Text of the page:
A leading British newspaper reported Sunday that Sarah Burton, creative director of the Alexander McQueen fashion house, has been chosen to design Kate Middleton's wedding gown.
But both Burton and the company's chief executive deny the claim.
The Sunday Times story said Burton has received the plum assignment, then quotes her and McQueen CEO Jonathan Akeroyd saying this is not the case. Both flatly denied the McQueen house is involved.
The paper did not name any sources, suggesting the information had reached the newspaper after Akeroyd told a colleague about receiving the royal gig.
A Paris-based publicist for the McQueen house dismissed the report in an e-mail to The Associated Press, saying "We can confirm this story is untrue."
The contradictory story, which buzzed throughout Facebook and Twitter, did not clarify one of the central mysteries surrounding the April 29 wedding of Middleton and Prince William: Who will actually design the gown she wears for her transformation from commoner to princess?
The emphatic denials from the top people at McQueen would seem to indicate that the story is not true, but the circumstances surrounding the fashion assignment of the year (or perhaps the decade) make the situation somewhat cloudy.
Just two weeks ago, British Fashion Council chief executive Caroline Rush told The Associated Press that whoever had been chosen would be bound by the terms of the agreement to do everything possible to keep their role secret until Middleton walks down the aisle before the eyes of 1,900 invited guests and a vast global television audience.
"Whoever has the honor will be sure not to leak it, that's the agreement," she said as London Fashion Week closed without the identity of the designer being made public.
If word of the assignment has in fact leaked out, the designer would be in the awkward position of either breaking the terms of his or her contract by confirming their role or misleading the media and denying it in an effort to squelch the story.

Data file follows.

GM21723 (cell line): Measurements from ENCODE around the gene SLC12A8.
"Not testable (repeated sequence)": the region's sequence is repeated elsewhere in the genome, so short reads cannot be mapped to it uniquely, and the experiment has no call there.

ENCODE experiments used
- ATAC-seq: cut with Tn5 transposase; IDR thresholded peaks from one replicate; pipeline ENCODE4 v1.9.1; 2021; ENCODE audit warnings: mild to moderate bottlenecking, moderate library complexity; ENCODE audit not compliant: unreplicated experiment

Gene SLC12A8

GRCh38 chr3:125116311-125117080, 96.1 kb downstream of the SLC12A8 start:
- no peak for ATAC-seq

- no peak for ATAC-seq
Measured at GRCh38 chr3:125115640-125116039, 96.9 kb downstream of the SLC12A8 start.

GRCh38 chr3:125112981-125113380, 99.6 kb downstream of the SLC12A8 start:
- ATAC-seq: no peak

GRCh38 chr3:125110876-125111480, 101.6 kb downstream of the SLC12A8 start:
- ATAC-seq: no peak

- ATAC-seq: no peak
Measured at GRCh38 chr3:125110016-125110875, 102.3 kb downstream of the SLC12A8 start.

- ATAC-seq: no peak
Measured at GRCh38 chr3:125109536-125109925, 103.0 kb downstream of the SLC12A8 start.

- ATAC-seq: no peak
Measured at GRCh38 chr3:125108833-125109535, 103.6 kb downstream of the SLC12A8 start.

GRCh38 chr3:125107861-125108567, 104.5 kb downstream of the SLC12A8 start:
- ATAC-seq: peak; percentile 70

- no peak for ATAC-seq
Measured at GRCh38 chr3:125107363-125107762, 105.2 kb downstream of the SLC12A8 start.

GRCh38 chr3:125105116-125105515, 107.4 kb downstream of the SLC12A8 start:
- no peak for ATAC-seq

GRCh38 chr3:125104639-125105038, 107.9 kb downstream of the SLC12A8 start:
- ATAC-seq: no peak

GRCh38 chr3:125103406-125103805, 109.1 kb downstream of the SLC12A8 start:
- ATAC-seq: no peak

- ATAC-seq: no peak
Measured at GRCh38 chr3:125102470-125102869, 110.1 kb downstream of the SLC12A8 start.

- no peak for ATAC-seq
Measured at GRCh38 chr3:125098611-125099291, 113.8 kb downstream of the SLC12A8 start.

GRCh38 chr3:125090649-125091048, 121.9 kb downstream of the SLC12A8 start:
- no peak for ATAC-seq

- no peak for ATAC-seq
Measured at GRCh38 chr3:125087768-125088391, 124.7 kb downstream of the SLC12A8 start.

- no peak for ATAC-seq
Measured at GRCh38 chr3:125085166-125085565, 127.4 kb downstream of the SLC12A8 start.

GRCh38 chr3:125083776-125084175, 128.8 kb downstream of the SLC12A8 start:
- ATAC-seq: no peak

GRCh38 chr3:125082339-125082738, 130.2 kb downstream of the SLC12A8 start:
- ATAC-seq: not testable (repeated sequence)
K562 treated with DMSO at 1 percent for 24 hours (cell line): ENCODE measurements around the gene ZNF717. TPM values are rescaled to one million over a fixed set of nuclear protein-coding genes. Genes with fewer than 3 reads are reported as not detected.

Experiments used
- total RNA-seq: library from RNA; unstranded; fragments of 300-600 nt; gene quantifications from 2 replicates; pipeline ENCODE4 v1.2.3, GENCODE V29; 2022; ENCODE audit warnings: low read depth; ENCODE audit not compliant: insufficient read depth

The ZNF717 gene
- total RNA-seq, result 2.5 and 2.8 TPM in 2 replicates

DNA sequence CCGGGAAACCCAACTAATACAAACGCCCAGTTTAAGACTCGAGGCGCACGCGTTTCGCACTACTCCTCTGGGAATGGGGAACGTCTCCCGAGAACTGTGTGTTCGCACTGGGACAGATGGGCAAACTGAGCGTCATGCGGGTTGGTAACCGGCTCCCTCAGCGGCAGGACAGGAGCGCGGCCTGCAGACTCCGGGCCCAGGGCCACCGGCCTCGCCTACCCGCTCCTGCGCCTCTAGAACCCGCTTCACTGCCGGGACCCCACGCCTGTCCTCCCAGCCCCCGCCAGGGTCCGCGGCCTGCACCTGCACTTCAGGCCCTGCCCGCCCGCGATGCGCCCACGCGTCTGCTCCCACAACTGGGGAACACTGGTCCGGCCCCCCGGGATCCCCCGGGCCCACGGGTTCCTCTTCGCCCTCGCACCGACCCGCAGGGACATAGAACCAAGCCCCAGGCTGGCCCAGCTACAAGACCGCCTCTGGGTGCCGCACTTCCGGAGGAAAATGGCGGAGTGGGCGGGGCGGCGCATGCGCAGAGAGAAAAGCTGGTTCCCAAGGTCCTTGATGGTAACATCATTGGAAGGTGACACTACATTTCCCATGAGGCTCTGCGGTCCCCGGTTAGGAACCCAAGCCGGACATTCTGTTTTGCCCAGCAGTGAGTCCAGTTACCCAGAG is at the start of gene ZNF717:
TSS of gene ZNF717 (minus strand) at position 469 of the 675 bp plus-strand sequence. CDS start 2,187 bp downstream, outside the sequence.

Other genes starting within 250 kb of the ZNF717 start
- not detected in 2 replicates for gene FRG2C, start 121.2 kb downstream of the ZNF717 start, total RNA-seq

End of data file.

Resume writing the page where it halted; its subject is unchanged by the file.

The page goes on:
As a result, the company's denial does not necessarily mean the McQueen house has not been chosen, fashion experts said Sunday, although some view the McQueen house as an unlikely winner, in part because of the publicity surrounding McQueen's suicide early last year.
The designer, seen by many as the most bold and original British designer of his generation, took his own life shortly after his mother's death. Burton, 36, who had worked closely with him for years, was named to the top creative position at the firm, and has been hailed for the skill and imagination she has brought to the difficult task of replacing a cherished, highly original talent.
American Vogue editor Anna Wintour called Burton "a brilliant choice" for the top job at McQueen during a visit to London Fashion Week in late February. The editor declined, however, to speculate about Middleton's choice for the wedding gown.
Burton is British, which would satisfy those hoping Middleton will choose a British designer, and under her leadership McQueen has maintained its reputation for dramatic design and phenomenal craftsmanship.
Still, many other accomplished designers remain in the running for the dream job, including Bruce Oldfield, Philippa Lepley, Daniela Issa Helayel and others. Issa has been favored by Middleton in the past, but is thought to be an unlikely choice because of her Brazilian roots and her relative inexperience with wedding gowns.
Prominent designers Vivienne Westwood and Christopher Bailey of Burberry Prorsum said during London Fashion Week that they had not received the coveted assignment.
Press aides handling the wedding for Prince Charles, Prince William's father, have repeatedly declined to comment on the dress. They point out the wedding is not a state affair and say Middleton deserves the right to surprise her husband with the gown.
Palace officials Sunday refused to comment on the report.
Jenny Barchfield in Paris contributed to this report.